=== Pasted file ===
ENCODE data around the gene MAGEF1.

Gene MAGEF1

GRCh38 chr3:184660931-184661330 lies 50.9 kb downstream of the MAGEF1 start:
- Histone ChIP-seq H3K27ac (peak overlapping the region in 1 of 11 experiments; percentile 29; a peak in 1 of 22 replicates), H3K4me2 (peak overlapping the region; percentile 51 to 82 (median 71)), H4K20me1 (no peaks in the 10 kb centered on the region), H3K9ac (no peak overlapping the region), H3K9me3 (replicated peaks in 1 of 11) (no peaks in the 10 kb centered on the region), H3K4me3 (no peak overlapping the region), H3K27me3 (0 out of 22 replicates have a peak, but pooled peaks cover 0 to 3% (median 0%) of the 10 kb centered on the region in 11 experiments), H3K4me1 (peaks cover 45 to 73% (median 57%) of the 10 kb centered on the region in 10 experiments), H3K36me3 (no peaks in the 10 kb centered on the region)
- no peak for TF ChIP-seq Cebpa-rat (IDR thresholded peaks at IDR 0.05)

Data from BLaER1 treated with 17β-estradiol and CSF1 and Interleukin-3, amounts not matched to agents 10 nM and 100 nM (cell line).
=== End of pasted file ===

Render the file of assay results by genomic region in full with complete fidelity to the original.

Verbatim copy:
ENCODE data around the gene MAGEF1.

Gene MAGEF1

GRCh38 chr3:184660931-184661330 lies 50.9 kb downstream of the MAGEF1 start:
- Histone ChIP-seq H3K27ac (peak overlapping the region in 1 of 11 experiments; percentile 29; a peak in 1 of 22 replicates), H3K4me2 (peak overlapping the region; percentile 51 to 82 (median 71)), H4K20me1 (no peaks in the 10 kb centered on the region), H3K9ac (no peak overlapping the region), H3K9me3 (replicated peaks in 1 of 11) (no peaks in the 10 kb centered on the region), H3K4me3 (no peak overlapping the region), H3K27me3 (0 out of 22 replicates have a peak, but pooled peaks cover 0 to 3% (median 0%) of the 10 kb centered on the region in 11 experiments), H3K4me1 (peaks cover 45 to 73% (median 57%) of the 10 kb centered on the region in 10 experiments), H3K36me3 (no peaks in the 10 kb centered on the region)
- no peak for TF ChIP-seq Cebpa-rat (IDR thresholded peaks at IDR 0.05)

Data from BLaER1 treated with 17β-estradiol and CSF1 and Interleukin-3, amounts not matched to agents 10 nM and 100 nM (cell line).